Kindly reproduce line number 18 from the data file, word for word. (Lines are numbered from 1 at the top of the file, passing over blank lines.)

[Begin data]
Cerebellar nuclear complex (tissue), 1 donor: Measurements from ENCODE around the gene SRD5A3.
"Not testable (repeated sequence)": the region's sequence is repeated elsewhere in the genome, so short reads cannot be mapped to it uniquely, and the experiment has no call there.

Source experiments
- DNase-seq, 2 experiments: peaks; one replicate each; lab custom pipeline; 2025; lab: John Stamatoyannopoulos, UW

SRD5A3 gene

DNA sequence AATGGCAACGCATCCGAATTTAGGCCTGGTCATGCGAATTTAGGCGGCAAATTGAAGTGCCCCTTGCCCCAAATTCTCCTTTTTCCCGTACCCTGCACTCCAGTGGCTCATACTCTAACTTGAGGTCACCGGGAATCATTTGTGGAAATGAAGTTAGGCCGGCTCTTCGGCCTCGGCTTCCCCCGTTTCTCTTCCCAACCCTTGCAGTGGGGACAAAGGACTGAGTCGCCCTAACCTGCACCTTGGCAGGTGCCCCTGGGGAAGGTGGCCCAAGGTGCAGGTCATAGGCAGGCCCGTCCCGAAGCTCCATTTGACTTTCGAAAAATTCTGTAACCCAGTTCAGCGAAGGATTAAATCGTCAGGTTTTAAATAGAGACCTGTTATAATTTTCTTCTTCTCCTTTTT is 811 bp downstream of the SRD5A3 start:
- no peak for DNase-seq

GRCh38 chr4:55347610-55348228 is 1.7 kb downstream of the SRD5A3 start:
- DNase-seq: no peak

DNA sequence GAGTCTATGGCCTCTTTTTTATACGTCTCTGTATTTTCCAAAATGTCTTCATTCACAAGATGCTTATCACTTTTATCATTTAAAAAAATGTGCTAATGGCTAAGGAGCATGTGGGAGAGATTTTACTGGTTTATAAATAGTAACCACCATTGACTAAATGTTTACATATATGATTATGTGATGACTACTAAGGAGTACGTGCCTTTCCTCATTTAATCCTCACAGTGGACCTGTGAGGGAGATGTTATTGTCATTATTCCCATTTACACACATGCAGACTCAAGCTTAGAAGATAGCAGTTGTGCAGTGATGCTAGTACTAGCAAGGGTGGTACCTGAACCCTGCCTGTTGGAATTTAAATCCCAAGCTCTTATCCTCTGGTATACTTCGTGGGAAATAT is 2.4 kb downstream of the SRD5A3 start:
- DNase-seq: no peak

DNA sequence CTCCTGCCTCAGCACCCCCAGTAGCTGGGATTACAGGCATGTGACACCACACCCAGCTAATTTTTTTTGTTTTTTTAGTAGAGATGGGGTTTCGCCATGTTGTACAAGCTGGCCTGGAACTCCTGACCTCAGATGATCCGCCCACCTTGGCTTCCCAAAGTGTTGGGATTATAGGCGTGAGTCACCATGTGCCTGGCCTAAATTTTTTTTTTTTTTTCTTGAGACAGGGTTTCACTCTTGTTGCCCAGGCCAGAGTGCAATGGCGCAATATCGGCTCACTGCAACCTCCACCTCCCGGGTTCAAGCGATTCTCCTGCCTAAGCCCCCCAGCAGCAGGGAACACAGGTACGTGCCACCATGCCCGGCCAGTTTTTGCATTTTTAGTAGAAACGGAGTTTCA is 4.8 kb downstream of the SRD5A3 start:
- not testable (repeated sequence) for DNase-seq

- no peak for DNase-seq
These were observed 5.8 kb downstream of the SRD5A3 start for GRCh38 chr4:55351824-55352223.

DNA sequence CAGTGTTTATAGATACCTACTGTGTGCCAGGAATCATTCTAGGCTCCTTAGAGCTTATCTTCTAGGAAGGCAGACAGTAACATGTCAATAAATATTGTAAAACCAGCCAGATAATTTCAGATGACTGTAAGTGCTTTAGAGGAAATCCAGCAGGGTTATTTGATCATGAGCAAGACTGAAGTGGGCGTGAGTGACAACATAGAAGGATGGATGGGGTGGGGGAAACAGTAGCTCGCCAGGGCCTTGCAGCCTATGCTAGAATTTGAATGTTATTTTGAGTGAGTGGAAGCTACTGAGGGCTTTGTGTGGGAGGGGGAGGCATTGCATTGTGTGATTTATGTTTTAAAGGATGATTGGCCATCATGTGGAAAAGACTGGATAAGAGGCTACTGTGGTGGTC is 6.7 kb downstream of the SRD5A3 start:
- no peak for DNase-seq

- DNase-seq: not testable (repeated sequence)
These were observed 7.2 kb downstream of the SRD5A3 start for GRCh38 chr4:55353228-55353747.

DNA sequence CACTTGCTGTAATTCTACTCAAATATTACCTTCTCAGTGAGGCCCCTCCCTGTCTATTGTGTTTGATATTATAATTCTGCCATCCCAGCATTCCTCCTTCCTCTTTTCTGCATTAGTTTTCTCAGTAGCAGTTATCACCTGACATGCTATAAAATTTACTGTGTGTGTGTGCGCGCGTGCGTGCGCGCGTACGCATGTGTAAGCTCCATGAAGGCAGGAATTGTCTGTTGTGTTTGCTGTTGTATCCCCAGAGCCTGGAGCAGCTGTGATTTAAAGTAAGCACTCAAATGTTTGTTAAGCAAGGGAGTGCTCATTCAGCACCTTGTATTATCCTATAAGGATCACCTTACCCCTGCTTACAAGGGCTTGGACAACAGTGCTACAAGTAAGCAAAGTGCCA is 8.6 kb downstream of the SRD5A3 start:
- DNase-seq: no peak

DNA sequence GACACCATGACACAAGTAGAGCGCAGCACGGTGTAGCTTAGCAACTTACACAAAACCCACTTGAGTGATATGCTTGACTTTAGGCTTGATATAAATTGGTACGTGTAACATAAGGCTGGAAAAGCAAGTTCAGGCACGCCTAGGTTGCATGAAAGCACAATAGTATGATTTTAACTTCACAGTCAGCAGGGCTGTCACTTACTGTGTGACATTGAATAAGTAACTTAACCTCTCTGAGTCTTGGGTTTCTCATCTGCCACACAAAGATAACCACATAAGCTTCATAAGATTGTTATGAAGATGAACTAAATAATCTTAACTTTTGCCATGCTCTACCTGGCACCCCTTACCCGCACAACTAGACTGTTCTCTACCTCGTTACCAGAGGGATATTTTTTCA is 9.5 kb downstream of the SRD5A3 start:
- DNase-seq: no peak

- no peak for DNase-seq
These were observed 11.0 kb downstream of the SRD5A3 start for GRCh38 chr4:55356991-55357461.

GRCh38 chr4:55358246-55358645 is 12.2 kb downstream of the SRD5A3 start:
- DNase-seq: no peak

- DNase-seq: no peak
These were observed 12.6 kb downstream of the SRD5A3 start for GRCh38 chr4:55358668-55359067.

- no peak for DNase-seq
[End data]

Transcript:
- DNase-seq: not testable (repeated sequence)